As the old proverb goes, “In the time of test, family is best.'' Unless that family consists of different thermoformed parts together on the same tool! Let’s explore family molds and why the use of family tooling is not something we suggest.
Family Tooling: The Good
We suppose if there is one benefit to family tooling, it may be the potential cost savings. Your customer pays for one tool and you produce multiple parts. What could go wrong?
Family Tooling: The Bad
What if that tool breaks? Now you can’t produce any of the parts the customer needs. If you had one tool, you could stay in production while the broken tool is repaired. What if the customer wants to make a change to the part but, because of the layout, it’s not possible? You may be looking at new tools for all of the parts. Try explaining that to the customer.
Family Tooling: The Ugly
Even if the tool lasts a lifetime and the customer never makes a change, there’s always a chance you’ll run into forming issues on one of these parts. Or maybe the customer only needs one of the parts for the next few months. Or worse, the customer obsoletes a part or two. So now what? It’s decision time. Do you:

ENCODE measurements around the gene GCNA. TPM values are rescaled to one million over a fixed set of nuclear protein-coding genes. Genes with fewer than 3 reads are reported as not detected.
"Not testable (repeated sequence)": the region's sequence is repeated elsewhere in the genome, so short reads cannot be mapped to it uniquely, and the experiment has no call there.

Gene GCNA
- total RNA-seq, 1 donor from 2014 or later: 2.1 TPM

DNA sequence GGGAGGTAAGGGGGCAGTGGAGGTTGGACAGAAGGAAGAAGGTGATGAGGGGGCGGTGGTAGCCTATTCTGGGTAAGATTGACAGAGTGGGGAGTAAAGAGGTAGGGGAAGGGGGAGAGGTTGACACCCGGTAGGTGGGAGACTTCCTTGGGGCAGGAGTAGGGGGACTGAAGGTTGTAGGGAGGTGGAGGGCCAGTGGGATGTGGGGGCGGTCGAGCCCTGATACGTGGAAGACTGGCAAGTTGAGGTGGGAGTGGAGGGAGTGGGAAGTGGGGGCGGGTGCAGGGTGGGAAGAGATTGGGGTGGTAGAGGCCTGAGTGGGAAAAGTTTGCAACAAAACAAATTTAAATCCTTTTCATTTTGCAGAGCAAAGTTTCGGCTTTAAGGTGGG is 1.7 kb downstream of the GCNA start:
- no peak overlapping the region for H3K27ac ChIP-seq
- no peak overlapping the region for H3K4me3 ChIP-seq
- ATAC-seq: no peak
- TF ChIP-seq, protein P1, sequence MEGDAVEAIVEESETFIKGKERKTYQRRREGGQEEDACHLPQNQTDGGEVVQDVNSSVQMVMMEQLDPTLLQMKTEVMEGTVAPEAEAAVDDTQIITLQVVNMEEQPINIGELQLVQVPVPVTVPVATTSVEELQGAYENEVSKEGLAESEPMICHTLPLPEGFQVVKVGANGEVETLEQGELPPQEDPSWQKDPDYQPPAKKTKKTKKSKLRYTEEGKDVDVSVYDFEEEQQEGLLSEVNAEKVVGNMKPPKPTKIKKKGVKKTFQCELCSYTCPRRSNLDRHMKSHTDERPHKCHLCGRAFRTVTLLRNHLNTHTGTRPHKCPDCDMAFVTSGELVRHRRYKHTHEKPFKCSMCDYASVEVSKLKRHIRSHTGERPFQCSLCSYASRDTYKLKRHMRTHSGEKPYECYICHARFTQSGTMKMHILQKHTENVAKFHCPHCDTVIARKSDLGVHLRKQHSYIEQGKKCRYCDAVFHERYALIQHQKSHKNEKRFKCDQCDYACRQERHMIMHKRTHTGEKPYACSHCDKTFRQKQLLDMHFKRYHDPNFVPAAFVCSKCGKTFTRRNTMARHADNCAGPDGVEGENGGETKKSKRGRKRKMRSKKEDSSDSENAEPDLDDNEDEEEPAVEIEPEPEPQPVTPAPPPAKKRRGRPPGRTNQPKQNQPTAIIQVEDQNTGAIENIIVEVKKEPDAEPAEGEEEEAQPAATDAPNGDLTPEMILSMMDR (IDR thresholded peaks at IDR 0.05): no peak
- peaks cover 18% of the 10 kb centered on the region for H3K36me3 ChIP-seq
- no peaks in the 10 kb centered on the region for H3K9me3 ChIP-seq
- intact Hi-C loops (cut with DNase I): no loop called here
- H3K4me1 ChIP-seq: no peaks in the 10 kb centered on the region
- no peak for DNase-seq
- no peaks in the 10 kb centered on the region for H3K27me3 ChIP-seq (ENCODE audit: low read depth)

- Keep producing parts with an increased scrap rate?
- Waste countless hours of production making tweaks and hoping something works?
- Cut the tool up to salvage what you can (good luck)?
- Tell the customer you can’t deliver?
None of these are decisions a thermoformer wants to make. To avoid the headache, we suggest using multiple cavity tools only when it’s of the same part. Even if you encounter one of the issues above, you’ll have a better chance of saving the project.
Not sure what thermoforming tooling is best for your application and budget? Take a look at our reference guide for the most common types of thermoforming tools.